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RMW - May 2017

ROCKY MOUNTAIN WATER MAY 2017 | 11 FEATURE create and subsequently protect this investment. Today’s utility has reached a critical juncture in which much information is available, but unfortunately, it’s not always captured effectively, if at all. The organizational changes taking place in utilities today are rapid and alarming—baby boomer retirement (knowledge walking out the door), personnel changes, fundamental business practices, and lack of resources are all compounded when addressing and updating the drawing records for your utility. That’s why these drawings should be treated as an asset and not left forgotten in a storage closet. What kind of drawings are we talking about? They can include water and wastewater treatment plants, raw water systems, water distribution systems, and sewer collection systems. All of these are, or have been, considered critical infrastructure. What is the importance of these documents? They play roles in: • Asset management; • Utility operations and maintenance; • Location of assets (e.g., underground pipes); • Worker safety; • Regulatory health responses (e.g., boil orders); • Emergency safety plans for fires and floods; and • Response and shared communication needs after a disaster for your utility. Record keeping and drawing assets Water and sewer infrastructure drawings are records and should be treated as an asset. This means all city, town, and district documents should be handled with equal care, in which there are filing requirements (e.g., regulatory), a central filing system, and dedicated personnel to maintain the records system. Most record systems also use a file structure that allows for ease of retrieval, a documented and understandable filing protocol, and backup systems to maintain and protect both paper and electronic documents. Infrastructure drawings, such as those for treatment plants, water lines, or sewer lines, need to be changed and updated over time. These types of drawings are different from building drawings that may stay unchanged for a much longer period of time. Treatment plants go through upgrades, expansions, and small (but important) additions; water lines are replaced with new material or valves added, and sewer lines are upsized and paralleled. This kind of information means the drawing documents cannot remain static or unchanged, or these documents become less and less useful in representing how the system actually works. Utilities spend an astonishing amount on infrastructure and the corresponding drawings. Therefore, utilities should be very motivated to maintain their return-on- investment (ROI). Today, utilities are protecting this ROI by different means, each best determined by the individual utility and its system needs. There is a need to capture knowledge that is rapidly leaving the industry as people retire and jobs change. If this knowledge isn’t captured, often it’s lost by the organization with no way to recover it. The industry also relies heavily on engineering consultants to complete projects. Although this work is necessary, having people outside the utility complete the work requires an effort to capture the knowledge before it’s lost. That may include having the consultant produce drawings, provide drawing files (e.g., paper, AutoCAD, and PDF files), inspection reports, pictures, and submittals collected during the design and construction processes. So is there a day-to-day ROI? Utility information must be accessed every day for a variety of reasons and by many stakeholders so they can do their jobs effectively and efficiently. The format of the information and how each stakeholder wants to use it is important to understand and address. Precautions should be taken at various levels to ensure that information about critical infrastructure is protected and secure from vandalism or other threats. Identify problems and acknowledge them How does a utility keep up with these changes and provide this information to all parties who need it? There’s no one right answer, but a method/system should be determined by a dedicated and deliberate process that involves top management and all stakeholders who could benefit from this information. A simple starting point may be to conduct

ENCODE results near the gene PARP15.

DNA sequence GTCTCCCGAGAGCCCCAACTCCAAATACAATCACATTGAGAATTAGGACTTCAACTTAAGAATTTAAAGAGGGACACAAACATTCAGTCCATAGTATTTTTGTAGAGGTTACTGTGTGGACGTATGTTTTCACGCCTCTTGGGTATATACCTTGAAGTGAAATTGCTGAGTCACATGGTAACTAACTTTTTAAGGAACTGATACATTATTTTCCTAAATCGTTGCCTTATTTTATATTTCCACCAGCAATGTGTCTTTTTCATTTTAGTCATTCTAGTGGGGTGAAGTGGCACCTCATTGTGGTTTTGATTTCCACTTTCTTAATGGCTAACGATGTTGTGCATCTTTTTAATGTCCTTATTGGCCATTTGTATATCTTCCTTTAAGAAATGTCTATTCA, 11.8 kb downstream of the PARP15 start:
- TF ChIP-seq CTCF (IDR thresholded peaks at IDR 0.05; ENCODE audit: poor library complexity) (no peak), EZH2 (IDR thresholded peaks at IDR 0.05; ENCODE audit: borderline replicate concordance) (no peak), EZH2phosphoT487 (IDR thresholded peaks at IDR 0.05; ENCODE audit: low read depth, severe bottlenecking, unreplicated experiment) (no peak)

RMW - May 2017
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